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September 29, 2012, 05:26:52 PM
 #27

You should give unity builds a try. "SimpleDJ" in my signature uses that style.

I'm sure there are probably several good build systems out there - am comfortable with my own as it works perfectly for Windows and Linux - but manually putting together a large makefile is definitely a huge PITA (especially if it needs to be specifically told about headers).

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Pieter Wuille
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September 29, 2012, 05:31:47 PM
 #28

I'm sure there are probably several good build systems out there - am comfortable with my own as it works perfectly for Windows and Linux - but manually putting together a large makefile is definitely a huge PITA (especially if it needs to be specifically told about headers).

I fully agree, and I think the other developers do as well.

It's just that all experiments with more automated build systems failed - either they didn't work for all currently supported platforms, or weren't maintained after being written.

Again, help is welcome.

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misterbigg
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September 29, 2012, 05:31:59 PM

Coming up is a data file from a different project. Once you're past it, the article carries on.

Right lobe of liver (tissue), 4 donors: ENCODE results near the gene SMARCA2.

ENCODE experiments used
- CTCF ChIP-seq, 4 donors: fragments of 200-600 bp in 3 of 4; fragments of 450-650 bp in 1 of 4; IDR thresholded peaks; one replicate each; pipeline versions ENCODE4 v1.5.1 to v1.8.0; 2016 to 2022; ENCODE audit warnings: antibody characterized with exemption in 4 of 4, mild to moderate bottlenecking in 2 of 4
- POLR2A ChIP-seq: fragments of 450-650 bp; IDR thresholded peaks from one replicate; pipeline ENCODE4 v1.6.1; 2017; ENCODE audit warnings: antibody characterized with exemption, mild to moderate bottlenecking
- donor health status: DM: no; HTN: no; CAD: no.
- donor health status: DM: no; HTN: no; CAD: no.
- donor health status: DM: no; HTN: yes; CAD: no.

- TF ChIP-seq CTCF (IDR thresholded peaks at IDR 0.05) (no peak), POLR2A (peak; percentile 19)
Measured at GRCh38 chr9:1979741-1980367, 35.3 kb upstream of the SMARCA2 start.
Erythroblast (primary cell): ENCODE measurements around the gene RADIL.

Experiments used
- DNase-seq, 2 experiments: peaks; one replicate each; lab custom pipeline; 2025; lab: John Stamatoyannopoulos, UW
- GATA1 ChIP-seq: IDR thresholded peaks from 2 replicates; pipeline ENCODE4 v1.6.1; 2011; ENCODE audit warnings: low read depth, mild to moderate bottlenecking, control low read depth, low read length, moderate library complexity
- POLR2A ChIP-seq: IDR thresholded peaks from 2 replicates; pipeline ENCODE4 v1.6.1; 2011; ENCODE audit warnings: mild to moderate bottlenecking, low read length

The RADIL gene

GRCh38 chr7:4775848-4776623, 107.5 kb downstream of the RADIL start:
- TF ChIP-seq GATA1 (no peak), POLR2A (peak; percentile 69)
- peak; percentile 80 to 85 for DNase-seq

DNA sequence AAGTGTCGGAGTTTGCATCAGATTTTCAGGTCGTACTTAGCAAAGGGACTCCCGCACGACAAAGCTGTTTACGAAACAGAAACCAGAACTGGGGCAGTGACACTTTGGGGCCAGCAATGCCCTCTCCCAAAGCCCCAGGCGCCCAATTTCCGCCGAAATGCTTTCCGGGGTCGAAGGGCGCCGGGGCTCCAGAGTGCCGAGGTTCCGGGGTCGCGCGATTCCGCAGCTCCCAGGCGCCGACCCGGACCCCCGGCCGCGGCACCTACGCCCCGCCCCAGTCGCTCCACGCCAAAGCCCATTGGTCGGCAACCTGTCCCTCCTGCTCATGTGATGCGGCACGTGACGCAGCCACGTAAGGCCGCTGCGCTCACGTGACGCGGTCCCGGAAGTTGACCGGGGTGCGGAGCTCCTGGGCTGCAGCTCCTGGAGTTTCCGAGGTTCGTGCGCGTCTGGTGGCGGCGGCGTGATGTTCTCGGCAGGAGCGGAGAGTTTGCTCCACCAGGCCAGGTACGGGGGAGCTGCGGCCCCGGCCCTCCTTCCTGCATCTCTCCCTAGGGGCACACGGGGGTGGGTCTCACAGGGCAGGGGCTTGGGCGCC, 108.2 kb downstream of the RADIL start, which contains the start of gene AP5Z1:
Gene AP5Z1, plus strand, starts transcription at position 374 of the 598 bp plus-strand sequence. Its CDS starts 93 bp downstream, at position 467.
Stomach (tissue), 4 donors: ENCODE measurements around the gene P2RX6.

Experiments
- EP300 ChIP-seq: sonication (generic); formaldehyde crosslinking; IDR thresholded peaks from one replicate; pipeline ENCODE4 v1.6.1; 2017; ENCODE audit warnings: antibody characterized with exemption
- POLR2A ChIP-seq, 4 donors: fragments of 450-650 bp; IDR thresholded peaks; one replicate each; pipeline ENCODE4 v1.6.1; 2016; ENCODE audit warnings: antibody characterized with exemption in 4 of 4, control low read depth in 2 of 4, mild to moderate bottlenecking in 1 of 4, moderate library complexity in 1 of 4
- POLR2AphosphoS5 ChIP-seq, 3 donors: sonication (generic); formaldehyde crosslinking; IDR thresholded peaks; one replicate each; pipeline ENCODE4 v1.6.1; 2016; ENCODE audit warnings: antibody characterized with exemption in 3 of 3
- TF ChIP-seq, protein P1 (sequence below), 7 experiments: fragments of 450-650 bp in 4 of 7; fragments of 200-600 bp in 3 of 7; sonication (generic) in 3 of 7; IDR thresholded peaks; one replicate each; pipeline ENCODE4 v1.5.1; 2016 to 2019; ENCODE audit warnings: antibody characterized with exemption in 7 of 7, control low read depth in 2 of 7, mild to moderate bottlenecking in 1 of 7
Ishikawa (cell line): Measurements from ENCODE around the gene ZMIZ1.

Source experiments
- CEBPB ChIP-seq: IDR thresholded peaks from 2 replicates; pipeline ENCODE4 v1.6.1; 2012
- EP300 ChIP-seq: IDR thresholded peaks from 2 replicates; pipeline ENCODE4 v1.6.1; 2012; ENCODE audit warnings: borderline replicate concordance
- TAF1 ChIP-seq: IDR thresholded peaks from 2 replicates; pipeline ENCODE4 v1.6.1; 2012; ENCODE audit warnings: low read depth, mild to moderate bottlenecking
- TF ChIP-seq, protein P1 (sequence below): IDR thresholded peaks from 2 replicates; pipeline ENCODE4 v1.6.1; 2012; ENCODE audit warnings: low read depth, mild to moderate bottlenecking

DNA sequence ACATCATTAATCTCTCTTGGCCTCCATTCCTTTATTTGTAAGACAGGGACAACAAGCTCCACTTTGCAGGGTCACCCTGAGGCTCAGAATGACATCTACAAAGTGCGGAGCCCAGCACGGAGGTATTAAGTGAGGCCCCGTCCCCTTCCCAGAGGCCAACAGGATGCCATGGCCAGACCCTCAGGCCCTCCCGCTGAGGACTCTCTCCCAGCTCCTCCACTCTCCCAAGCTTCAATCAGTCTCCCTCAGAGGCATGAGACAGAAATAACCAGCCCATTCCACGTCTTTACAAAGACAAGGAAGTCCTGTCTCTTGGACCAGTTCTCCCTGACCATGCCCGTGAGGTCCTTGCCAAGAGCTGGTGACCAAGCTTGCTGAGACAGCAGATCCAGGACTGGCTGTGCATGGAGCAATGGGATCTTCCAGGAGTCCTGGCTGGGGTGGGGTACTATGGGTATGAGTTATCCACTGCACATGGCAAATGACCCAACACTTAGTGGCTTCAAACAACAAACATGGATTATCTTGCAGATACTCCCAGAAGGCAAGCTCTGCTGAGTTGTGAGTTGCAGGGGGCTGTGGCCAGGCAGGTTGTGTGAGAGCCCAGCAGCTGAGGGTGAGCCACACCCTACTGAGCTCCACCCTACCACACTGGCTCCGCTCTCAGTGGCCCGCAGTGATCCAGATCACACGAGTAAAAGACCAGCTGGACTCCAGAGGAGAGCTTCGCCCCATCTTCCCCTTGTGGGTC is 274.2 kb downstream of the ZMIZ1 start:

#29

I'm sure there are probably several good build systems out there - am comfortable with my own as it works perfectly for Windows and Linux - but manually putting together a large makefile is definitely a huge PITA (especially if it needs to be specifically told about headers).

Unity build is a system for organizing source files, it is not a separate tool and doesn't affect your Makefile or project file, except to make it orders of magnitude smaller. You can read about it here:

http://buffered.io/posts/the-magic-of-unity-builds

If you have Visual Studio or Xcode you can open up my "SimpleDJ" application (in my sig) and see how this all works.
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September 29, 2012, 05:43:00 PM
 #30

I fully agree, and I think the other developers do as well.

It's just that all experiments with more automated build systems failed - either they didn't work for all currently supported platforms, or weren't maintained after being written.

Again, help is welcome.

Okay - the system I have developed works with an XML like "makefile" that is minimal (only source files and required libraries for each dependency).

It then uses OS specific "templates" that take it's structure and turn it into an actual platform specific makefile (my system can do VC++, BCB and g++ makefiles currently).

Maintenance of the system is actually very minimal (don't think I've had to change it much in the last few years actually). Header dependencies (only for VC++ in my system as both BCB and g++ handle these automatically) are handled via a specific tool (also not that complicated).